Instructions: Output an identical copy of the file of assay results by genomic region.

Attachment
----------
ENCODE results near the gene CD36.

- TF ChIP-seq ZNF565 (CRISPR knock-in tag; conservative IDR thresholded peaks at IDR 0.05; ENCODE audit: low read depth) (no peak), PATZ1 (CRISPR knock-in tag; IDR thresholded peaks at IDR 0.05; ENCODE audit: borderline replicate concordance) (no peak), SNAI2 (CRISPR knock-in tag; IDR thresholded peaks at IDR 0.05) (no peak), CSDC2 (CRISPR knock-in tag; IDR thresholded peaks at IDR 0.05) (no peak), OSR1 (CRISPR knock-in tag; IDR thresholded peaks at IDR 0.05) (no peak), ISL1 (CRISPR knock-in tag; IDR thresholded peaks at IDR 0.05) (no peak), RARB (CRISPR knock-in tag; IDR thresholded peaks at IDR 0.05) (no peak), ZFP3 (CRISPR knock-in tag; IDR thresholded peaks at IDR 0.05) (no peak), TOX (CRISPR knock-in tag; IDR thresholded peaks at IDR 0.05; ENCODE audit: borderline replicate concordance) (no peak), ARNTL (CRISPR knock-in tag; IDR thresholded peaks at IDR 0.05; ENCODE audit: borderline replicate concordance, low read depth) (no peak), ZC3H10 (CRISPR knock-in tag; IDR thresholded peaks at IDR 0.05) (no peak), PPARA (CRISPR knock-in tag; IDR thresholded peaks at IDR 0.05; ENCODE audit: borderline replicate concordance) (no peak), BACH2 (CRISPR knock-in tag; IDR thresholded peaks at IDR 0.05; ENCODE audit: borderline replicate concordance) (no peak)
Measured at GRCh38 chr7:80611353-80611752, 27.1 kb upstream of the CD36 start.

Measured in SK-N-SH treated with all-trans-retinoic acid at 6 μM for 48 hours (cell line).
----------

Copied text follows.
ENCODE results near the gene CD36.

- TF ChIP-seq ZNF565 (CRISPR knock-in tag; conservative IDR thresholded peaks at IDR 0.05; ENCODE audit: low read depth) (no peak), PATZ1 (CRISPR knock-in tag; IDR thresholded peaks at IDR 0.05; ENCODE audit: borderline replicate concordance) (no peak), SNAI2 (CRISPR knock-in tag; IDR thresholded peaks at IDR 0.05) (no peak), CSDC2 (CRISPR knock-in tag; IDR thresholded peaks at IDR 0.05) (no peak), OSR1 (CRISPR knock-in tag; IDR thresholded peaks at IDR 0.05) (no peak), ISL1 (CRISPR knock-in tag; IDR thresholded peaks at IDR 0.05) (no peak), RARB (CRISPR knock-in tag; IDR thresholded peaks at IDR 0.05) (no peak), ZFP3 (CRISPR knock-in tag; IDR thresholded peaks at IDR 0.05) (no peak), TOX (CRISPR knock-in tag; IDR thresholded peaks at IDR 0.05; ENCODE audit: borderline replicate concordance) (no peak), ARNTL (CRISPR knock-in tag; IDR thresholded peaks at IDR 0.05; ENCODE audit: borderline replicate concordance, low read depth) (no peak), ZC3H10 (CRISPR knock-in tag; IDR thresholded peaks at IDR 0.05) (no peak), PPARA (CRISPR knock-in tag; IDR thresholded peaks at IDR 0.05; ENCODE audit: borderline replicate concordance) (no peak), BACH2 (CRISPR knock-in tag; IDR thresholded peaks at IDR 0.05; ENCODE audit: borderline replicate concordance) (no peak)
Measured at GRCh38 chr7:80611353-80611752, 27.1 kb upstream of the CD36 start.

Measured in SK-N-SH treated with all-trans-retinoic acid at 6 μM for 48 hours (cell line).